Honorable Mention: Wethya Sakmuangklang, Denkaosan Kaovichit, Devid Lookmahanak, Nethra Sasiprapa, Chonlatarn Piriyapinyo, Pornsawan Kratingdaenggym

Thai Fighters Ranked in Ring Magazine

Pongsaklek Wonjongkam: #1 Flyweight
Pramuansak Phosuwan: #10 Jr. Bantamweight
Veeraphol Sahaprom: #3 Bantamweight
Ratanachai Sor Vorapin: #6 Bantamweight
Poonsawat Kratingdaenggym: #10 Bantamweight
Somsak Sithchatchawal: #3 Jr. Featherweight
Yodsanan Sor Nanthachai: #9 Lightweight

Continue Reading

Articles of 2006

Iceman Stops Tito Ortiz Win Streak

Published

on

LAS VEGAS—UFC light heavyweight champion Chuck “Iceman” Liddell’s fists proved too much for Huntington Beach’s Tito Ortiz who was stopped in the third round before a sold out crowd at the MGM Garden Arena on Saturday.

The punching machine Liddell (20-3, 13 KOs) repeated his victory in UFC 66 over the much-improved grappler Ortiz who has improved his punching and blocking. Ortiz was trying to avenge his loss of April 2004.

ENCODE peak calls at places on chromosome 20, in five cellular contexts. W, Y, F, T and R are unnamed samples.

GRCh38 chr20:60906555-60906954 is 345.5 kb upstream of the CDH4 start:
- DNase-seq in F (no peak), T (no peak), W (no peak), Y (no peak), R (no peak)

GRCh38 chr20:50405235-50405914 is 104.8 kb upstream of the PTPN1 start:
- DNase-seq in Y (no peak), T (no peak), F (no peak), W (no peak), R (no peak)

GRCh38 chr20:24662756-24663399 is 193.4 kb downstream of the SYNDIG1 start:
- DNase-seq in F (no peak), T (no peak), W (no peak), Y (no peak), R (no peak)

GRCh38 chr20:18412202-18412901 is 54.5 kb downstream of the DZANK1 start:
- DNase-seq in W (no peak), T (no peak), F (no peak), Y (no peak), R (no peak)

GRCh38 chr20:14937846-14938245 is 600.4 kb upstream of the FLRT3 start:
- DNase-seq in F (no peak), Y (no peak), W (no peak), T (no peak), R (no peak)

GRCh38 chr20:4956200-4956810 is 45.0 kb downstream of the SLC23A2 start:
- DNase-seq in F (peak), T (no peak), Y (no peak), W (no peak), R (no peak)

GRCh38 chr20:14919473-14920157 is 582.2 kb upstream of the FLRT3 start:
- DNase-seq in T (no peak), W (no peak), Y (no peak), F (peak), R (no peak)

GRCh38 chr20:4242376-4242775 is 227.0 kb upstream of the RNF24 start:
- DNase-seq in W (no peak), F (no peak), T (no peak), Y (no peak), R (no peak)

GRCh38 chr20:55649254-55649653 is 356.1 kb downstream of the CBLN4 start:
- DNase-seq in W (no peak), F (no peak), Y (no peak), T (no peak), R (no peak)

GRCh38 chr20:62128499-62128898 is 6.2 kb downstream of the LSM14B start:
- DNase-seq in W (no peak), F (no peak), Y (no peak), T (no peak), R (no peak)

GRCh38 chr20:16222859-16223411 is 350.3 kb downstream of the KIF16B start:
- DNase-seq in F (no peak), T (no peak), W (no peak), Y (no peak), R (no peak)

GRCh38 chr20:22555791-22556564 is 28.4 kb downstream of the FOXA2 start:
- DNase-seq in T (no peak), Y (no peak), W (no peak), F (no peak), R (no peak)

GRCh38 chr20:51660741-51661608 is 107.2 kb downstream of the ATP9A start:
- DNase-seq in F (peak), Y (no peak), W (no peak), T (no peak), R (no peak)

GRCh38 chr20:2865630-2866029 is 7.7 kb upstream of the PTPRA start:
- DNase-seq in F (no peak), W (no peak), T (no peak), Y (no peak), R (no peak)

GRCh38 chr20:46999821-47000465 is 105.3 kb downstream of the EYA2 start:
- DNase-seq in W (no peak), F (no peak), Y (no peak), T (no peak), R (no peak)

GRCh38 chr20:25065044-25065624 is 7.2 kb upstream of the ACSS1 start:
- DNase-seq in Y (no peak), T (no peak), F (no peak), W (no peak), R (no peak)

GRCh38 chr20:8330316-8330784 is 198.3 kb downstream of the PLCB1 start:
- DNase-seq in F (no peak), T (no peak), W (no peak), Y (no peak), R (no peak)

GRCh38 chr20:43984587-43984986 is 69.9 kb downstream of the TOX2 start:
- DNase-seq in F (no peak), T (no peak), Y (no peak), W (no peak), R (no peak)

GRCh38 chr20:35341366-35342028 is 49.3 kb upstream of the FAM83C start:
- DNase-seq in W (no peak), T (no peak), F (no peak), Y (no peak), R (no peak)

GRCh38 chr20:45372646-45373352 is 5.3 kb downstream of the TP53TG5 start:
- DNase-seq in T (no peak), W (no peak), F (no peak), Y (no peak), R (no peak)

Despite all the new weapons displayed by Ortiz it wasn’t enough as Liddell pummeled the former champion and retained his title with a technical knockout at 3:59 of the third round. Referee Mario Yamasaki stopped the bout.

“This was the most satisfying victory of my career,” said Liddell, 36, of Santa Barbara. “Tito came back real tough.”

Ortiz (15-5, 8 KOs), a former wrestler, worked on his boxing technique knowing he would need it against the former boxer Liddell. But Liddell’s experience allowed him to find the right moment to pounce on Ortiz.

“I had him hurt, I just kept throwing punches,” said Liddell who also knocked down Ortiz in the first round with a left hook.

Ortiz was gracious in defeat.

“Chuck is the best fighter Pound for Pound in the (mixed martial arts) world,” said Ortiz, 31, who suffered a gash on the side of his left eye from a punch. “I’m disgusted by myself. I let my fans down.”

Other bouts